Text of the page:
I know that I will survive this, even though it’s the scariest road I’ve had to imagine walking.

When I sat in the chair at the eye doctor, I was pretty sure I already knew. My vision has been changing and I’ve noticed it. I’ve mentioned it to my husband and my parents in the last year. I’ve missed things in my periphery. The best I can do is describe this sensation as a cloudiness that isn’t cloudy at all… it’s just missing. There are things missing from my vision and my brain is making up for the blind spots. Literally.

So I wasn’t super surprised when I all but failed the peripheral eye test at the doctor. But I did feel a punch to my gut and a rise in adrenaline when the doctor said, “Yes, Melinda, your suspicions were right. There are bone spicules and clumps of pigment in your eye. You definitely have RP.”

I probably sat in that chair for ten years, in the split second it took for me to understand her words. I appreciate her response as I teared up and tried to bravely say, “Okay.” She said, “I’m so sorry. I’ve never had to tell someone this before.”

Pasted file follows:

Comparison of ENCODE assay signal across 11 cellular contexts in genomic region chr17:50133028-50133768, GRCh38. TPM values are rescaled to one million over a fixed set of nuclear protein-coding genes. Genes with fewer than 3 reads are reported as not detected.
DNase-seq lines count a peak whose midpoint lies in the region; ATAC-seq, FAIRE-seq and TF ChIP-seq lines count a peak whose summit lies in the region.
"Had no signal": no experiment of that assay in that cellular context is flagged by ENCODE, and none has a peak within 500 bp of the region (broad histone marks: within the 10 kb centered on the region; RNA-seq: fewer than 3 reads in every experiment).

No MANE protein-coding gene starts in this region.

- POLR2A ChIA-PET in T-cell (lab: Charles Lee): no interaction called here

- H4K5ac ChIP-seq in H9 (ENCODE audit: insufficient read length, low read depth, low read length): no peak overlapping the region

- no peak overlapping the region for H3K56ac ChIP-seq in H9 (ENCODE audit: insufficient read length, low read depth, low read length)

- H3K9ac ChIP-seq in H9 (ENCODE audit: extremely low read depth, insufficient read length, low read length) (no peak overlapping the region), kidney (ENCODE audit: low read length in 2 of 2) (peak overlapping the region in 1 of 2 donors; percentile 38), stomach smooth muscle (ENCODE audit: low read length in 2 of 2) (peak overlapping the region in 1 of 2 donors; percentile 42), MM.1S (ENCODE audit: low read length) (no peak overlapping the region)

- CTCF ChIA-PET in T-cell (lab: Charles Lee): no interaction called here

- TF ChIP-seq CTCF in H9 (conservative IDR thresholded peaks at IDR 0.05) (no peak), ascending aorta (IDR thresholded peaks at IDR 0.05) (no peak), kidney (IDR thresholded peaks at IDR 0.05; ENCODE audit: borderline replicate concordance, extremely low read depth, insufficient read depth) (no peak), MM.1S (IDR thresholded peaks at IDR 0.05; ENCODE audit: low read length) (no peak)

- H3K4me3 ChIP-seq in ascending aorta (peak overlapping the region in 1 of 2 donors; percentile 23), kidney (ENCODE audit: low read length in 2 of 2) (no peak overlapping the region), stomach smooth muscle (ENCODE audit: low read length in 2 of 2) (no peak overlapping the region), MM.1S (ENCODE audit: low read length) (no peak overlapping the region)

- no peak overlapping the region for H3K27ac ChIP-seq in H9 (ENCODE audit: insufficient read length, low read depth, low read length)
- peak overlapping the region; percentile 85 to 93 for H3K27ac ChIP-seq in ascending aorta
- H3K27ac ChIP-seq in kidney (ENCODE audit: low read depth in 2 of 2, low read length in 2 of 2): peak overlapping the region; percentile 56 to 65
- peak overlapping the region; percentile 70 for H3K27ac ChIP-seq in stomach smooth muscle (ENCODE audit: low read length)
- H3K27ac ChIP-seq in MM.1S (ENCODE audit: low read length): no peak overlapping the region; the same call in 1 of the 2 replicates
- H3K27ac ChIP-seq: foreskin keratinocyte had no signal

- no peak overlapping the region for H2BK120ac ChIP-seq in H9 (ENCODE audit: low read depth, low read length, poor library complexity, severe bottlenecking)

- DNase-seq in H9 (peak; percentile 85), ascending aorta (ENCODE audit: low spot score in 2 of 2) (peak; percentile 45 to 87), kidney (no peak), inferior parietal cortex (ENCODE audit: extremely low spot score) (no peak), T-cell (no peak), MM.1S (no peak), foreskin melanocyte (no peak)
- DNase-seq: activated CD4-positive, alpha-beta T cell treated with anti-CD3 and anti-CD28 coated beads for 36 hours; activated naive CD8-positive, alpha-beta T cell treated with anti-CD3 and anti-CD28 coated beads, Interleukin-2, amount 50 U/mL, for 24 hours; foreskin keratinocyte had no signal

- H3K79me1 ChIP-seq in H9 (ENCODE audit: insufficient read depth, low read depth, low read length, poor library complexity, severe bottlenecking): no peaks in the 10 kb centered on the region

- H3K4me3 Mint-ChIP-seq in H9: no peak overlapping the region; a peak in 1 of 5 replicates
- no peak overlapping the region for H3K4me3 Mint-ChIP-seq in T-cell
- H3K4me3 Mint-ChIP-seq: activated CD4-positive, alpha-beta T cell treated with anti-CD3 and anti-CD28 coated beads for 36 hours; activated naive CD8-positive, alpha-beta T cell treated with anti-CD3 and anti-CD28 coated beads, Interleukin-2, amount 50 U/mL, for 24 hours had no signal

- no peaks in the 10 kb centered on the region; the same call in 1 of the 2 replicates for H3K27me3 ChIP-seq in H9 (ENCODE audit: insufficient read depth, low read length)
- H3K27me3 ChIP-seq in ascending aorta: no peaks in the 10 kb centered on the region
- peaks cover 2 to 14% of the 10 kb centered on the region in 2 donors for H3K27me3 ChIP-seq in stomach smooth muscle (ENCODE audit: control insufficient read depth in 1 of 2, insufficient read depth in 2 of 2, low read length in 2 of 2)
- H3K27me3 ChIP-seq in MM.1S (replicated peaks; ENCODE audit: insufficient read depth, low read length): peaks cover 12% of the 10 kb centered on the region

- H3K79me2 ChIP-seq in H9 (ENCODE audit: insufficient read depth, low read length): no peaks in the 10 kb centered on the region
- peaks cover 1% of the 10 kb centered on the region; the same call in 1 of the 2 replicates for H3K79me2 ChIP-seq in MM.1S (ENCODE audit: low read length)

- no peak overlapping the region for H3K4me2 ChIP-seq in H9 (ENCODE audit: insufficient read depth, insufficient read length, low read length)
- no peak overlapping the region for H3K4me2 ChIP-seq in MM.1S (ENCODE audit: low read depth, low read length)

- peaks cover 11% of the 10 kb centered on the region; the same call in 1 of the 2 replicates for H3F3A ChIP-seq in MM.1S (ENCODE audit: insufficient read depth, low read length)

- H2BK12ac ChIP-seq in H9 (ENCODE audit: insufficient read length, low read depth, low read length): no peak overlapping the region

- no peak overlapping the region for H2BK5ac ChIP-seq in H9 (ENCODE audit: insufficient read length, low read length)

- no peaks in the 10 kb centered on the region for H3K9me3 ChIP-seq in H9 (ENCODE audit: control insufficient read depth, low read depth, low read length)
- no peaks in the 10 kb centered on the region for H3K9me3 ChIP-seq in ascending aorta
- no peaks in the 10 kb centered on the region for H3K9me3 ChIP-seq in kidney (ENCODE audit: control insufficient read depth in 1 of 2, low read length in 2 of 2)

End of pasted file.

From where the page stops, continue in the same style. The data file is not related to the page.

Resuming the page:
Probably because only about .028% of the population has it.

Which makes my family pretty rare and pretty special, don’t you think?

Oh! And to top it all off, my dad also has this condition. That’s why I finally honored my suspicion and made the appointment with the eye doctor. He called two weeks ago to let us know that he, too, has RP. He has “late onset”, which is practically unheard of. We don’t know when he will lose his vision, but he was told “Bruce, if you live to be 100, you’ll definitely be blind.” Okay then! My outside-every-day adventurous dad who loves to hunt and be independent is going to lose his vision too.

Needless to say, it’s been one hell of an emotional week.

What will we do when we cannot see?